At the end of the day the rationality assumption boils down to the view that agents are utility-maximisers with clearly ordered preferences who are (almost?) fully informed, also about the future consequences of actions. However, it should not be concluded from this that LI is an agency-centred theory as the conventional wisdom has it. As we have seen above, preferences are derived from economic structures – not just in the weak sense that structures are important in relation to preferences but in the strong sense that they alone dictate preferences (albeit with a minor qualification to which we will return in a moment). Because the rational agents are assumed to be so well-informed their actions become predictable once their structural environment has been mapped. Indeed, only structures matter here inasmuch as ‘[p]references are by definition causally independent of the strategies of other actors’ (Moravcsik, 1997: 519, see also 1998: 24-25).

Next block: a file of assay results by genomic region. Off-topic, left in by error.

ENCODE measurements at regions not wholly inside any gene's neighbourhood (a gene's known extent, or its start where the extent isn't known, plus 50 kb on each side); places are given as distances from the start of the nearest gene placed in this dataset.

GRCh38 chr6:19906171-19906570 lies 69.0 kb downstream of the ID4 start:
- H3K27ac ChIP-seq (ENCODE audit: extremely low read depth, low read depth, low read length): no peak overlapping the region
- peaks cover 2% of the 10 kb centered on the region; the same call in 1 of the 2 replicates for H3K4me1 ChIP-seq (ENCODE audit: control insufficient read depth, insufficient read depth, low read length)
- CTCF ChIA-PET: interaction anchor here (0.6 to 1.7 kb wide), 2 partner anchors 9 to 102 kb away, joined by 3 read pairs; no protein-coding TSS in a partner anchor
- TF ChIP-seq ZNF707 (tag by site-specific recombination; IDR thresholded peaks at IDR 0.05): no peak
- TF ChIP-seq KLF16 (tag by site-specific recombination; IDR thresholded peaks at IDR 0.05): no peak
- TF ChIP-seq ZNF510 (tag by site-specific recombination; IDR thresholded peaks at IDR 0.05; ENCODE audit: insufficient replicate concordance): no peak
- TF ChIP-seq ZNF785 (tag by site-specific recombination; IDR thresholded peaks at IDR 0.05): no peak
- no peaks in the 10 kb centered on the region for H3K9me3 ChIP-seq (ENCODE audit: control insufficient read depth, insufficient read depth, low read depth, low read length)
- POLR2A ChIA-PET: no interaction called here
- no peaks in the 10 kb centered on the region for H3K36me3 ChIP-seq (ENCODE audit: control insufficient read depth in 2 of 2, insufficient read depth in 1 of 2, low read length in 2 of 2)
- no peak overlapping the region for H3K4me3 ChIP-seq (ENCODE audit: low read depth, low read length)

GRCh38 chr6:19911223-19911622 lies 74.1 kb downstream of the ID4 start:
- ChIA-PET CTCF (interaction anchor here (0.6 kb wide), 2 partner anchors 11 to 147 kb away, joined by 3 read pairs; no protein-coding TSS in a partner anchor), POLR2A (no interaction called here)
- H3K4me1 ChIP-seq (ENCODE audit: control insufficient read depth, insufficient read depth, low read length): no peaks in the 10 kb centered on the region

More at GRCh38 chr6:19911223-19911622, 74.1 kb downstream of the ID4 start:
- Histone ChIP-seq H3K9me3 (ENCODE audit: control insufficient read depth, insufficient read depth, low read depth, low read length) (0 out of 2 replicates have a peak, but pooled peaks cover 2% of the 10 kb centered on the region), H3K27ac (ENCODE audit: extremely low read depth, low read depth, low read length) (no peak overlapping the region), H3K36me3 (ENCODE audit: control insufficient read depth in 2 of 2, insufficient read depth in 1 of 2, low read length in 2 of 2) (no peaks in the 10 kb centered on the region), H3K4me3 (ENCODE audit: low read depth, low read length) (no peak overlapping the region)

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Moreover, ideas are for the most part not allowed to play any role in relation to preference formation. It is worth dwelling on this for a moment. On one hand, Moravcsik does not hesitate to acknowledge the importance of ideas, as when he proclaims that they ‘…are like oxygen or language; it is essentially impossible for humans to function without them’ (Moravcsik, 2001: 229). On the other hand, ideas do not play a very prominent role in LI, which is also recognized by Moravcsik when he writes that ‘[i]n the LI account of integration, ideas are present but not causally central. They may be irrelevant or random, or, more likely, they are “transmission belts” for interests’ (Moravcsik, 2001: 229). The only reason why Moravcsik can correctly maintain that in LI ‘[s]ome national preferences … are grounded in ideas’ (1998: 23) is because some importance is ascribed to the latter in issue areas where the material consequences of policy initiatives are more or less impossible to calculate. For instance, he mentions ‘questions of European institutions and common foreign policy’ as issues where governments/states will generally not to be under strong pressure from societal groups to pursue particular policies, which creates some room for government leaders to act on the basis of ‘ideologies and personal commitments’ (Moravcsik, 1993: 494; see also Moravcsik and Schimmelfennig, 2009: 85).